The polarisation of electromagnetic waves often has a significant effect on the way in which the electromagnetic wave travels or propagates.
The polarisation of light can be easily demonstrated using a pair of polarised sunglasses - the sunglasses cut out the reflected light which tends to have more of one polarisation, and this reduces glare.
Similarly it is just as important for radio waves where the polarisation can be very significant. Selecting the right polarisation is an important factor in many radio communications systems, and matching the polarisation of a receiving antenna to that of the incoming signal can ensure the optimum signal level is received.
These and several other aspects of radio wave polarisation can have a significant impact on many radio communications systems of all types from HF ionospheric communications to local broadcasting, VHF / UHF mobile two way radio communications, Wi-Fi wireless LANs, mobile phones and much more.
What is polarisation
The polarisation of an electromagnetic wave indicates the plane in which it is vibrating. As electromagnetic waves consist of an electric and a magnetic field vibrating at right angles to each other it is necessary to adopt a convention to determine the polarisation of the signal. For this purpose the plane of the electric field is used.
Vertical and horizontal polarisations are the most straightforward forms and they fall into a category known as linear polarisation. Here the wave can be thought of as vibrating in one plane, i.e. up and down, or side to side. This form of polarisation is the most commonly used, and the most straightforward.
However this is not the only form as it is possible to generate waveforms that have circular polarisation. Circular polarisation can be visualised by imagining a signal propagating from an antenna that is rotating. The tip of the electric field vector can be seen to trace out a helix or corkscrew as it travels away from the antenna. Circular polarisation can be either right or left handed dependent upon the direction of rotation as seen from the transmitting antenna.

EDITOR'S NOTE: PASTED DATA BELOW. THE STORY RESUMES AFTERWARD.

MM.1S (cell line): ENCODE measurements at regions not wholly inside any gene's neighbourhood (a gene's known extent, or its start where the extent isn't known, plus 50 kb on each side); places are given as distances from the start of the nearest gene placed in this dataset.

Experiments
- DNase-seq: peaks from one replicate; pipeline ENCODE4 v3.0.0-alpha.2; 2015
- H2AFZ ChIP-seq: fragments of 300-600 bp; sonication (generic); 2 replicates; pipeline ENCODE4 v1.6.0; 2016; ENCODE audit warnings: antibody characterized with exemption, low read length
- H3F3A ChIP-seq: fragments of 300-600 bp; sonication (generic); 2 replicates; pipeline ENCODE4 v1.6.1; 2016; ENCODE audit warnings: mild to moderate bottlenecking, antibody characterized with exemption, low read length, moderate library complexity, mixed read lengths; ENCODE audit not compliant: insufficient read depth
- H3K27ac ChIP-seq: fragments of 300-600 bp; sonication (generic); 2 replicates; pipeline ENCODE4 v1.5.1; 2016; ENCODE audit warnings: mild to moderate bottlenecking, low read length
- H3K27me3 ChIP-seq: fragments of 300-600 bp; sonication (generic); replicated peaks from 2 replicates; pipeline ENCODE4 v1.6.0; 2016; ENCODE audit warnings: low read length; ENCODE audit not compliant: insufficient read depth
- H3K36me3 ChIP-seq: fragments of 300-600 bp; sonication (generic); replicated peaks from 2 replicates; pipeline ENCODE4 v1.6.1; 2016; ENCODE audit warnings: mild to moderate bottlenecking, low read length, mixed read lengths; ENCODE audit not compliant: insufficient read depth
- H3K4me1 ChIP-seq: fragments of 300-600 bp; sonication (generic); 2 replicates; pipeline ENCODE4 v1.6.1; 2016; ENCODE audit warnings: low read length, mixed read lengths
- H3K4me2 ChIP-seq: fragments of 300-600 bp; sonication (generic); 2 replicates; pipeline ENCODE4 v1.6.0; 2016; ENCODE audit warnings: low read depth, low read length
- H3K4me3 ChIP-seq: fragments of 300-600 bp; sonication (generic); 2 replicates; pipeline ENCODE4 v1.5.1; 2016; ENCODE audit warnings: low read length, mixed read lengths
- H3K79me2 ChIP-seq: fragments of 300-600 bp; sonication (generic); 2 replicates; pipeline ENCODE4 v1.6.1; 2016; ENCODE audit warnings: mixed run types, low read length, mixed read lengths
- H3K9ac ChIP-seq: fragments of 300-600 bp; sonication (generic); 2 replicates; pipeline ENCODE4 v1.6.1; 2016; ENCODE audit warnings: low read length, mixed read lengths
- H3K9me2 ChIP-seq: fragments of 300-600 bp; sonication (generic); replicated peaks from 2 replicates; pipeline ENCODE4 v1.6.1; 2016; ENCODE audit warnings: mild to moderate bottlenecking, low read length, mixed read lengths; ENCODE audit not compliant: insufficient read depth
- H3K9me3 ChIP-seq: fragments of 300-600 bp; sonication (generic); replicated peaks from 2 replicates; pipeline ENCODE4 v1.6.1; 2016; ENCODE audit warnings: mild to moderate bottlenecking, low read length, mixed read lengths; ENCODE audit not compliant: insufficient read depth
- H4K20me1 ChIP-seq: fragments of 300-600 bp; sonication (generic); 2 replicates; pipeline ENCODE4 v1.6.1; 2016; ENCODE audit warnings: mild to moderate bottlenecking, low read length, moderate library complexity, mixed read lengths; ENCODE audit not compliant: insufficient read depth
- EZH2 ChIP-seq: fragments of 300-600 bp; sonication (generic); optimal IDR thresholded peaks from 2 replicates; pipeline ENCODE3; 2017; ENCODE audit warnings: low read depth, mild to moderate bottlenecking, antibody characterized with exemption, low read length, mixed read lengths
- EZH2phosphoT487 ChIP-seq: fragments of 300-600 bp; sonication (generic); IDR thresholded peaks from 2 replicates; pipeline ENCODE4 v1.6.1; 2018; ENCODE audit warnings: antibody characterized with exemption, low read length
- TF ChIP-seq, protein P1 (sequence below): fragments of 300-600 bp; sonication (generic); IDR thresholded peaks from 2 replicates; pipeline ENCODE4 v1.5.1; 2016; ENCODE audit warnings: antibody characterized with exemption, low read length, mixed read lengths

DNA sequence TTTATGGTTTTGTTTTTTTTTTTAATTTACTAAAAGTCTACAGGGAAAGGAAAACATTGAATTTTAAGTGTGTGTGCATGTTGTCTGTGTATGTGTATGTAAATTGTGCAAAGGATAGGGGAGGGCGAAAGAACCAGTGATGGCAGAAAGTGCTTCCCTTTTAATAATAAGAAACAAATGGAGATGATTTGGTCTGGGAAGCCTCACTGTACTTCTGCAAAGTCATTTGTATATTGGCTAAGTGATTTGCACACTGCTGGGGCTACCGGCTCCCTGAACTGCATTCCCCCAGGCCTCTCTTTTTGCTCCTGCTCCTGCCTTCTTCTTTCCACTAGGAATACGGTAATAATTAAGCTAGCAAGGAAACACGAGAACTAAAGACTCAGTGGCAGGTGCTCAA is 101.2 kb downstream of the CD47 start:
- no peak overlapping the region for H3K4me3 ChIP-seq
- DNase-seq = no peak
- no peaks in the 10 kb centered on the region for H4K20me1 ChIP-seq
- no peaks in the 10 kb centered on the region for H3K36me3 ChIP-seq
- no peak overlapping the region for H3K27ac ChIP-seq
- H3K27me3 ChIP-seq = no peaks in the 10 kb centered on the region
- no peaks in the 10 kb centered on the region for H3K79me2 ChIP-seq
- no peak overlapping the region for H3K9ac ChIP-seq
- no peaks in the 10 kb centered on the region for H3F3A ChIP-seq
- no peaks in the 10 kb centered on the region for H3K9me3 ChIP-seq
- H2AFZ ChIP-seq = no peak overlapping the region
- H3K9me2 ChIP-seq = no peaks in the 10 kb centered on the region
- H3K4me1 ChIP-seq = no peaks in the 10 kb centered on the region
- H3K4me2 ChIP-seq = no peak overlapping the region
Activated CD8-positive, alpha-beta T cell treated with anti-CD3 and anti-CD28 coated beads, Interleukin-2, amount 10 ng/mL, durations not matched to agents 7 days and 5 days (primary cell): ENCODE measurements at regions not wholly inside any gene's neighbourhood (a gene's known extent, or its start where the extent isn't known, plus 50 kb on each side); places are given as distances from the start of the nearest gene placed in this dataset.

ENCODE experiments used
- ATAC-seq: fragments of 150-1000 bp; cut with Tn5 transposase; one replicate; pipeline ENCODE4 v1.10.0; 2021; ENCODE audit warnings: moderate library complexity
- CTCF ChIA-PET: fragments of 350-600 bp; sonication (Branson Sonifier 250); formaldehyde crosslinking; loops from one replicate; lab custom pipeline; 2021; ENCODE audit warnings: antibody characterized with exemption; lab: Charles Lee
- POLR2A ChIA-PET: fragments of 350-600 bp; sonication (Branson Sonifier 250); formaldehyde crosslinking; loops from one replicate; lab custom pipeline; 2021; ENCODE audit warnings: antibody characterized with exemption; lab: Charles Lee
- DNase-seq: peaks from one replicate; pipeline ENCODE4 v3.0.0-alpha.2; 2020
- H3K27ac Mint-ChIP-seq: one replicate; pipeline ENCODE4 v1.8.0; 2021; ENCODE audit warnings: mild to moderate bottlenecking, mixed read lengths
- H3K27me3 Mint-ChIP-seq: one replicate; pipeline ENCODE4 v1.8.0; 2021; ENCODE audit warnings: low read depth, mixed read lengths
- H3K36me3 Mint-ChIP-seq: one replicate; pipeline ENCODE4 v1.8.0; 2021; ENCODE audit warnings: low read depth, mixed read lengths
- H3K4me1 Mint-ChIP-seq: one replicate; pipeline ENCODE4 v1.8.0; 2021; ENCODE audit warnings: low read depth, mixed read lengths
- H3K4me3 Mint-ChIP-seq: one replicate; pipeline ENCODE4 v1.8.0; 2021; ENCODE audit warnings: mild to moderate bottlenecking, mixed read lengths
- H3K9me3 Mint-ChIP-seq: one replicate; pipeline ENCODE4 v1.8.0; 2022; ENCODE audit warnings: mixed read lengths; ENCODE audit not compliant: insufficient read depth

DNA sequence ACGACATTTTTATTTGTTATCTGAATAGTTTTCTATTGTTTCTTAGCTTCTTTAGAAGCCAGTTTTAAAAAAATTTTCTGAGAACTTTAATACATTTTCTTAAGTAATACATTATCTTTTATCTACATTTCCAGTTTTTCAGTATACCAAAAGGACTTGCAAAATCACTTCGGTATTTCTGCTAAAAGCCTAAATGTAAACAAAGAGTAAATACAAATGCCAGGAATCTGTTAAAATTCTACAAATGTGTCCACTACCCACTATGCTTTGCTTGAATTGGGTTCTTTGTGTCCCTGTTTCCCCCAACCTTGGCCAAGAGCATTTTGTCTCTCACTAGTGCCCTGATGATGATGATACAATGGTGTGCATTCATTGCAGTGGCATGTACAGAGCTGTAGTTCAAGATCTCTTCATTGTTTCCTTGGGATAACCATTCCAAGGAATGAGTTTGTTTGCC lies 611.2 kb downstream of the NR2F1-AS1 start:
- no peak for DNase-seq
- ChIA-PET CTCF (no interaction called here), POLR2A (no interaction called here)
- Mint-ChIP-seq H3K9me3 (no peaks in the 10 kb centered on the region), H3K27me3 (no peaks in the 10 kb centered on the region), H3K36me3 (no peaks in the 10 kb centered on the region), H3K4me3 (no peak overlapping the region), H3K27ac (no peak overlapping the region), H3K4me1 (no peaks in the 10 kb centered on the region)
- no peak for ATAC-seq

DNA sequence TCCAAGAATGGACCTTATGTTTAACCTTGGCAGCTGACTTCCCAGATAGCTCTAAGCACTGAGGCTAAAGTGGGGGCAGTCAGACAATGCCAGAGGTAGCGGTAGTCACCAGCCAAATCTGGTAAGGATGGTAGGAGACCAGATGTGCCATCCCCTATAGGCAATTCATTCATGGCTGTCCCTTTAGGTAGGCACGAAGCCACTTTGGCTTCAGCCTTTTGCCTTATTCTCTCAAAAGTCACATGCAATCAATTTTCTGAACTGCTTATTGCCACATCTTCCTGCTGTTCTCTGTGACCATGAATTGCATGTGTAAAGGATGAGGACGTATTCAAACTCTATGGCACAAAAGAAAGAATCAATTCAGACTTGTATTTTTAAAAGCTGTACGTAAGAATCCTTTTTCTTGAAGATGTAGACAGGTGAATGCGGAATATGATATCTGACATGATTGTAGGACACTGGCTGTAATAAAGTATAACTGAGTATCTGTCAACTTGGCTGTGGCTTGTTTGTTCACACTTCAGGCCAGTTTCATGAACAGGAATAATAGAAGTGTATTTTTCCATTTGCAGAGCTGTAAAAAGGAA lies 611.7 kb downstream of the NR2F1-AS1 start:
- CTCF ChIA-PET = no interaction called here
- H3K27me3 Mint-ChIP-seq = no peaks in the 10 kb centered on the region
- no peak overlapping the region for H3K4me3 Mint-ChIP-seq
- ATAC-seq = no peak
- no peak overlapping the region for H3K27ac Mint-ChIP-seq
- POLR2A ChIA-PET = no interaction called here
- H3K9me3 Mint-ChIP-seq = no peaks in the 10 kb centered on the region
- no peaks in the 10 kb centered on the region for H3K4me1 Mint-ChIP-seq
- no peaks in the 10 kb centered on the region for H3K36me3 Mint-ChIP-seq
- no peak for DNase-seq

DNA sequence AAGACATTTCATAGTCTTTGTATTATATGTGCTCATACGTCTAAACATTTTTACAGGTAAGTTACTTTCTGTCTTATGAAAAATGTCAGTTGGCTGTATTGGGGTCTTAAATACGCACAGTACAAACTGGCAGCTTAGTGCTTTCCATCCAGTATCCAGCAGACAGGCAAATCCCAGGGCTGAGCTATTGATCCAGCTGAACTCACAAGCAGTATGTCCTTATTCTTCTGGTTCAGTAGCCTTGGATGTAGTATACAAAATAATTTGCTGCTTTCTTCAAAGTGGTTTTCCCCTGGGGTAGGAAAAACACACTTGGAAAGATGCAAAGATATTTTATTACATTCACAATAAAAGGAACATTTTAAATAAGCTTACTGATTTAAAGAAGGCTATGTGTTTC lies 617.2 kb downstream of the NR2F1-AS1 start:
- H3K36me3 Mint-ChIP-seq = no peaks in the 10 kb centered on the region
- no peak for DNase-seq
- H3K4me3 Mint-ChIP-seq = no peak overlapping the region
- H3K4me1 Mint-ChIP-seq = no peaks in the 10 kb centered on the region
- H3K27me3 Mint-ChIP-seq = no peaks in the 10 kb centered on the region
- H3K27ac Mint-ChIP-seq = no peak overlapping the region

It is also possible to obtain elliptical polarisation. This occurs when there is a combination of both linear and circular polarisation. Again this can be visualised by imagining the tip of the electric field tracing out an elliptically shaped corkscrew.
Importance for propagation
For many terrestrial applications it is found that once a signal has been transmitted then its polarisation will remain broadly the same. However reflections from objects in the path can change the polarisation. As the received signal is the sum of the direct signal plus a number of reflected signals the overall polarisation of the signal can change slightly although it usually remains broadly the same. When reflections take place from the ionosphere, then greater changes may occur.
In some applications there are performance differences between horizontal and vertical polarisation. For example medium wave broadcast stations generally use vertical polarisation because ground wave propagation over the earth is considerably better using vertical polarisation, whereas horizontal polarisation shows a marginal improvement for long distance communications using the ionosphere. Circular polarisation is sometimes used for satellite communications as there are some advantages in terms of propagation and in overcoming the fading caused if the satellite is changing its orientation.
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